01:32 PM

Google, Facebook Told U.K.: We Won't Be Snoops

Major U.S. tech firms including Google, Facebook, Twitter, Microsoft and Yahoo! had rejected now-canned U.K. plan to make them archive user traffic, says newspaper.

The Syrian Electronic Army: 9 Things We Know
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The debate over how best to equip the British police security services to stop more terrorist atrocities like the Woolwich slaying of a soldier last week has taken yet another turn -- with U.S. Web giants including Google revealed as saying they don't want any part in a possible revival of a "snooper's charter."

The term is shorthand for Britain's hobbled Data Communications Bill which supporters say would have helped law enforcement monitor email, Web and SMS traffic and perhaps cracked extremist chatter and online plotting leading to the attack.

The American-based companies told Britain in April that they agreed with Deputy Prime Minister Nick Clegg's halting of the bill's progress through Parliament. According to a letter apparently written to the Home Secretary, Theresa May, and leaked to the British press, Google, Microsoft, Facebook, Yahoo and Twitter all warned the British government they were unwilling to store data on U.K. users of their services for up to 12 months, as the draft legislation would have required of them.

[ What tops companies' security concerns? Read U.K. Public Sector's Top Security Worries. ]

They had instead pushed for a new bilateral agreement between the U.K. and U.S Internet firms that would have sped up the process of sharing user information to track terrorism, if needed. The companies also seem to have balked at the possible cost to them of maintaining such big databases, estimated to be as much as £1.8 billion ($2.7 billion).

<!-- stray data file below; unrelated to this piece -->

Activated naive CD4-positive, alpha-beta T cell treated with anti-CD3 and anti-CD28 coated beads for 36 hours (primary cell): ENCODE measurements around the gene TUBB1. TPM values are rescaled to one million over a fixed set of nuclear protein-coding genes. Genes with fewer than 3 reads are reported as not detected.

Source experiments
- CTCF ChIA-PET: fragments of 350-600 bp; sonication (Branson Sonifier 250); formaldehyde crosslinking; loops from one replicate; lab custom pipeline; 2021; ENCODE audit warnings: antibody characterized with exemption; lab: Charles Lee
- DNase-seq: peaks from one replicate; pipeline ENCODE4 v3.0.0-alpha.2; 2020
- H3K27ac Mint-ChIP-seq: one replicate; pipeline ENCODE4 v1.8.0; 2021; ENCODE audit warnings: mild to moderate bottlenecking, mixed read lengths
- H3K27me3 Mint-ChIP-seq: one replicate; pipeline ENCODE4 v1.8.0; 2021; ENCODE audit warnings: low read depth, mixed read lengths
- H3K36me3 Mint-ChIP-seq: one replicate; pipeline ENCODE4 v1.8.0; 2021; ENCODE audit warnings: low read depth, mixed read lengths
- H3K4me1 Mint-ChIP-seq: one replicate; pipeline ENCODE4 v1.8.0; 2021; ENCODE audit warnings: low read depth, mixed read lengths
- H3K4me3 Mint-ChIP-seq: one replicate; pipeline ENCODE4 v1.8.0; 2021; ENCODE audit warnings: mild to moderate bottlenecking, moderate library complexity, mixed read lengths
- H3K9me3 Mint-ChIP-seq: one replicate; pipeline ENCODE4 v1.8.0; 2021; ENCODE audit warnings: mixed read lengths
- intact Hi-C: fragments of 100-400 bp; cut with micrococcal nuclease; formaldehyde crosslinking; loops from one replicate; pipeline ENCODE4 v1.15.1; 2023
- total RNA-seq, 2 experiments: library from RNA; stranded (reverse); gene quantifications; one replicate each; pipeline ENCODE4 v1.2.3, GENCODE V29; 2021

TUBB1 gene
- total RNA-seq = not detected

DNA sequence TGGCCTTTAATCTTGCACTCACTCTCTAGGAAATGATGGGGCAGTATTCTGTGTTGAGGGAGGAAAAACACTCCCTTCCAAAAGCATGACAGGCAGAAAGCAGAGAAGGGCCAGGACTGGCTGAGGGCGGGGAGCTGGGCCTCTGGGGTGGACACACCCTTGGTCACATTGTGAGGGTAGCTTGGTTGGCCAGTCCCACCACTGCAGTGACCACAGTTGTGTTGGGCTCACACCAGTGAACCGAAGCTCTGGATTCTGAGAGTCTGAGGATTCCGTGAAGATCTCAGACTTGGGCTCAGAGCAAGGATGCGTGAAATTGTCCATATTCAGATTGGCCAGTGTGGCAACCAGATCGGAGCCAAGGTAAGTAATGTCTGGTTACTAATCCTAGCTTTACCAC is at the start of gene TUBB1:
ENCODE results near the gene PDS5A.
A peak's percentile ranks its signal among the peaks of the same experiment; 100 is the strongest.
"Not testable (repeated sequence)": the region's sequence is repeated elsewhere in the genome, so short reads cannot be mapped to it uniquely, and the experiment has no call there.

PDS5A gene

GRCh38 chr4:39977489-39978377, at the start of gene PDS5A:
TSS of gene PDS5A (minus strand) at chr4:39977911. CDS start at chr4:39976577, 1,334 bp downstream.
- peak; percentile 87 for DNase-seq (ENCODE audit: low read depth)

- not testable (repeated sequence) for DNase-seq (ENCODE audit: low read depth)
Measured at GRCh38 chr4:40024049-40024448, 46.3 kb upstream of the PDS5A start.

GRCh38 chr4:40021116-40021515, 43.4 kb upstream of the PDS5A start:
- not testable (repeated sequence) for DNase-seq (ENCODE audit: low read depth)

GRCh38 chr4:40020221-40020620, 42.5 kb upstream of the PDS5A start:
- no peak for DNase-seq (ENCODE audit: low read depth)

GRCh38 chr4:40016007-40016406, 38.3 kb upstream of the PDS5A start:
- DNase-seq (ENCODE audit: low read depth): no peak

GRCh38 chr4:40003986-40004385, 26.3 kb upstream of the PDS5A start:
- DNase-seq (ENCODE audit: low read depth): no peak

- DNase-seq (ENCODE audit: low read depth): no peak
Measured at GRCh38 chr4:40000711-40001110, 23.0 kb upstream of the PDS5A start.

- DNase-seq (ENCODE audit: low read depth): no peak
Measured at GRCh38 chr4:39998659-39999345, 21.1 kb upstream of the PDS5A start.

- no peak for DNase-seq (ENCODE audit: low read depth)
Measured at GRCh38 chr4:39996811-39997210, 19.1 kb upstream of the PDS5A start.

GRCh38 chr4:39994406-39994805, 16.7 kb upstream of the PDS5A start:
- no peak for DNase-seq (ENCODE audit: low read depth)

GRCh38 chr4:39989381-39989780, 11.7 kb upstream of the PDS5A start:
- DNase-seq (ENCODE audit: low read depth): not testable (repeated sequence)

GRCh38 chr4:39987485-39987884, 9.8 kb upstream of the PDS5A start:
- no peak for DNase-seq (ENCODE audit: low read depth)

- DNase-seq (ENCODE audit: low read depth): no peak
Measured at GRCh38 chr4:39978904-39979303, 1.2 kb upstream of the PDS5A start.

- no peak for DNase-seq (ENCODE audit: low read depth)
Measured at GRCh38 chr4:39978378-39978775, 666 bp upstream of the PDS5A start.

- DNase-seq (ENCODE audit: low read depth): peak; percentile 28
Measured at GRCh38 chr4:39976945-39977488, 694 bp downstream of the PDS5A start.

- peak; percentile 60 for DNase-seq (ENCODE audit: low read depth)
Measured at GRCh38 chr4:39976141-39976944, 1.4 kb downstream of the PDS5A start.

"We do not want there to be any doubt about the strength of our concerns in respect of the idea that the U.K. government would seek to impose an order on a company in respect of services which are offered by service providers outside [the country]," said the private message, now in the hands of The Guardian. It goes on to say that, as the Internet is still a "relatively young technology" that is a great economic and social force, "there are risks in legislating too early in this fast-moving area that can be as significant as the risks of legislating too late."

The implication is that the U.K., which the document says has "rightly positioned itself as a leading digital nation," risks harming this status if it passed the bill.

The issue of how best to prevent attacks like the Woolrich incident is not settled yet. A Home Office statement issued earlier this week said that Her Majesty's Government is "continuing to look at ways of addressing this issue with communication service providers" and that "this may involve legislation."

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